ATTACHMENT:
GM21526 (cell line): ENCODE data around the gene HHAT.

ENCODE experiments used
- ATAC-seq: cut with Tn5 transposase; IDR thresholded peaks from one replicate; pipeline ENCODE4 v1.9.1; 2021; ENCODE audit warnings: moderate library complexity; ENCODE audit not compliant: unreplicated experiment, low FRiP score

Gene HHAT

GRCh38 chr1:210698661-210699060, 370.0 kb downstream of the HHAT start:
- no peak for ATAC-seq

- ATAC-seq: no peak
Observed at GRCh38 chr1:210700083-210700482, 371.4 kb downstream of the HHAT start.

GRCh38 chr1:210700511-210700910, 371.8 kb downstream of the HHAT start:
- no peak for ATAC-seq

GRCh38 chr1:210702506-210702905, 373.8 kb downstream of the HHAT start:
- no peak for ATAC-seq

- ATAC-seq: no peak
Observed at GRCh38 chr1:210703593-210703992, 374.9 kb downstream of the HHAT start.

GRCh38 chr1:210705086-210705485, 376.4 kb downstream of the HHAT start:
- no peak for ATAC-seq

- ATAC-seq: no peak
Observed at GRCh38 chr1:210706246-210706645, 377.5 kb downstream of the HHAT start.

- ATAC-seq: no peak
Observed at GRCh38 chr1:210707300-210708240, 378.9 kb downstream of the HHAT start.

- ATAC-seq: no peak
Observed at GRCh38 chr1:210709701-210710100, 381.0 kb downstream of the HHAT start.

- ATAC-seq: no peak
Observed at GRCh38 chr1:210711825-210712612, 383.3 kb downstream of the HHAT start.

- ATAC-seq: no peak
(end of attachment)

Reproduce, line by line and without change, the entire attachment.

GM21526 (cell line): ENCODE data around the gene HHAT.

ENCODE experiments used
- ATAC-seq: cut with Tn5 transposase; IDR thresholded peaks from one replicate; pipeline ENCODE4 v1.9.1; 2021; ENCODE audit warnings: moderate library complexity; ENCODE audit not compliant: unreplicated experiment, low FRiP score

Gene HHAT

GRCh38 chr1:210698661-210699060, 370.0 kb downstream of the HHAT start:
- no peak for ATAC-seq

- ATAC-seq: no peak
Observed at GRCh38 chr1:210700083-210700482, 371.4 kb downstream of the HHAT start.

GRCh38 chr1:210700511-210700910, 371.8 kb downstream of the HHAT start:
- no peak for ATAC-seq

GRCh38 chr1:210702506-210702905, 373.8 kb downstream of the HHAT start:
- no peak for ATAC-seq

- ATAC-seq: no peak
Observed at GRCh38 chr1:210703593-210703992, 374.9 kb downstream of the HHAT start.

GRCh38 chr1:210705086-210705485, 376.4 kb downstream of the HHAT start:
- no peak for ATAC-seq

- ATAC-seq: no peak
Observed at GRCh38 chr1:210706246-210706645, 377.5 kb downstream of the HHAT start.

- ATAC-seq: no peak
Observed at GRCh38 chr1:210707300-210708240, 378.9 kb downstream of the HHAT start.

- ATAC-seq: no peak
Observed at GRCh38 chr1:210709701-210710100, 381.0 kb downstream of the HHAT start.

- ATAC-seq: no peak
Observed at GRCh38 chr1:210711825-210712612, 383.3 kb downstream of the HHAT start.

- ATAC-seq: no peak